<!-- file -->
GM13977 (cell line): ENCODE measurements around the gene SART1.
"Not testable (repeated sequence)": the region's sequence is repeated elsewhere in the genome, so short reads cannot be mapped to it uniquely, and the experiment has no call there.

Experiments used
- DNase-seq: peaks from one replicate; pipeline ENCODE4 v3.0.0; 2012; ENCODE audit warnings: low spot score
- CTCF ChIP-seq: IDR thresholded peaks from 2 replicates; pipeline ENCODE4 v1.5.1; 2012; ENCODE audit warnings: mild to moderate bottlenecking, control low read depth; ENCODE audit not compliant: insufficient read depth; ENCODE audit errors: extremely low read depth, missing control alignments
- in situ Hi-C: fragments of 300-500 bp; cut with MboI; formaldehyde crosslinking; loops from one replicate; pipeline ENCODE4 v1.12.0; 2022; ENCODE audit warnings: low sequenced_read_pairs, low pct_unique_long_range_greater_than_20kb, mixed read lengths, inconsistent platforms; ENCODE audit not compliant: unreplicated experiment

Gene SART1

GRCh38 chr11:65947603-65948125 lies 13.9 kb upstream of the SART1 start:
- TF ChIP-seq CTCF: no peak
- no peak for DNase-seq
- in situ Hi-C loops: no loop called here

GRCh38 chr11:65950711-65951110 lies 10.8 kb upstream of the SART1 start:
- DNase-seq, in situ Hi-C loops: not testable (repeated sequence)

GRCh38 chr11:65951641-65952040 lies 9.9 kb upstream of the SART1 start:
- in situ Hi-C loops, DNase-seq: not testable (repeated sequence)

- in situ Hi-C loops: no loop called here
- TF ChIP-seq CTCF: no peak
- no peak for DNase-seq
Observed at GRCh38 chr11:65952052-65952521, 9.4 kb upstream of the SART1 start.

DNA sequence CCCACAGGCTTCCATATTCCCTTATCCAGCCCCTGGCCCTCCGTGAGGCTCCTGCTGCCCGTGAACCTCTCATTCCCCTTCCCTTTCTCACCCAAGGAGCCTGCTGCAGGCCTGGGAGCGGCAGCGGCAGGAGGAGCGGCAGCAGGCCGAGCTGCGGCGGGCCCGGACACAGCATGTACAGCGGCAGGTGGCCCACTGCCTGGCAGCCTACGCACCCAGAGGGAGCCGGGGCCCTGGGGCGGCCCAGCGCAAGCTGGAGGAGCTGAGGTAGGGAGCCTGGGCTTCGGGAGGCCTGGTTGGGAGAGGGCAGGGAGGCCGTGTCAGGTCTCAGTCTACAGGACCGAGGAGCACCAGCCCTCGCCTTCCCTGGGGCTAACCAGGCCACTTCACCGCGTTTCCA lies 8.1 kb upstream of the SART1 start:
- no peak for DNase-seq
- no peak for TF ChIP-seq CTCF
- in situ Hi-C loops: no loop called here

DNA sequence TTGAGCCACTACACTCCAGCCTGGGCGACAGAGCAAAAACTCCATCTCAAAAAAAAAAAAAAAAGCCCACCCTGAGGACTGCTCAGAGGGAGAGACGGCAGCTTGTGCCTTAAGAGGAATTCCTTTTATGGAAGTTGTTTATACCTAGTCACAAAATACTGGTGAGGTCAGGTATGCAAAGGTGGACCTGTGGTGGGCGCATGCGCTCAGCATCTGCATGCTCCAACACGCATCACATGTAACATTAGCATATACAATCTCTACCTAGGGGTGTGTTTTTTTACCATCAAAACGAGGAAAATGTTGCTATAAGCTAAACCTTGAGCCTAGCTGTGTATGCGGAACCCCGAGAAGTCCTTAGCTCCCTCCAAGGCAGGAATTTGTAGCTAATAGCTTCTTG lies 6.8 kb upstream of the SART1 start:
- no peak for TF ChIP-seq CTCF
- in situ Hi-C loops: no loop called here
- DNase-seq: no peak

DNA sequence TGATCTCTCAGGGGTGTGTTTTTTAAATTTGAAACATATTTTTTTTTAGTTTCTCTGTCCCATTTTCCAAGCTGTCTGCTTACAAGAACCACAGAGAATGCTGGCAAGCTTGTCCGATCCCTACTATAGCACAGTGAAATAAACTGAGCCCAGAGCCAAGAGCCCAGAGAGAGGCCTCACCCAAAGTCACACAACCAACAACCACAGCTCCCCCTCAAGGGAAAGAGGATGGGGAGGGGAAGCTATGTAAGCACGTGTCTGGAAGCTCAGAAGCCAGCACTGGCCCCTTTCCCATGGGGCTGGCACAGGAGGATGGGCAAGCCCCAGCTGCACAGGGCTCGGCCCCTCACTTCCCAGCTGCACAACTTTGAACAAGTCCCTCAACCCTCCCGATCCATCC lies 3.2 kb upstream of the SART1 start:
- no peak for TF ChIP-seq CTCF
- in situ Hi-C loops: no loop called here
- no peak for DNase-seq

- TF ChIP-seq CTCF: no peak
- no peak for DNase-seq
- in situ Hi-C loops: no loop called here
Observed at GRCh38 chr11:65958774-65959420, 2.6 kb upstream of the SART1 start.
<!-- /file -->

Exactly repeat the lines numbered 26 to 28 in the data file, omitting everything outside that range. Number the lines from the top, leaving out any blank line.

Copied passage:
- in situ Hi-C loops: no loop called here
- DNase-seq: no peak

DNA sequence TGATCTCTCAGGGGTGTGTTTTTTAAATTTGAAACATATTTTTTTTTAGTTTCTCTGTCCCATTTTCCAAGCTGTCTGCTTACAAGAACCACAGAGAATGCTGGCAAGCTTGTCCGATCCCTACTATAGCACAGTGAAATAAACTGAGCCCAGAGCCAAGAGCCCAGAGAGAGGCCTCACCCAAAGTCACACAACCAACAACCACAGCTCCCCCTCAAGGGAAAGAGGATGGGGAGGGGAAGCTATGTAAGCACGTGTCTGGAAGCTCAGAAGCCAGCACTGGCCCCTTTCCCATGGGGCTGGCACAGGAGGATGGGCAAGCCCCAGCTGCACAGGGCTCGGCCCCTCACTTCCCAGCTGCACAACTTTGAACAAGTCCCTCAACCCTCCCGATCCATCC lies 3.2 kb upstream of the SART1 start: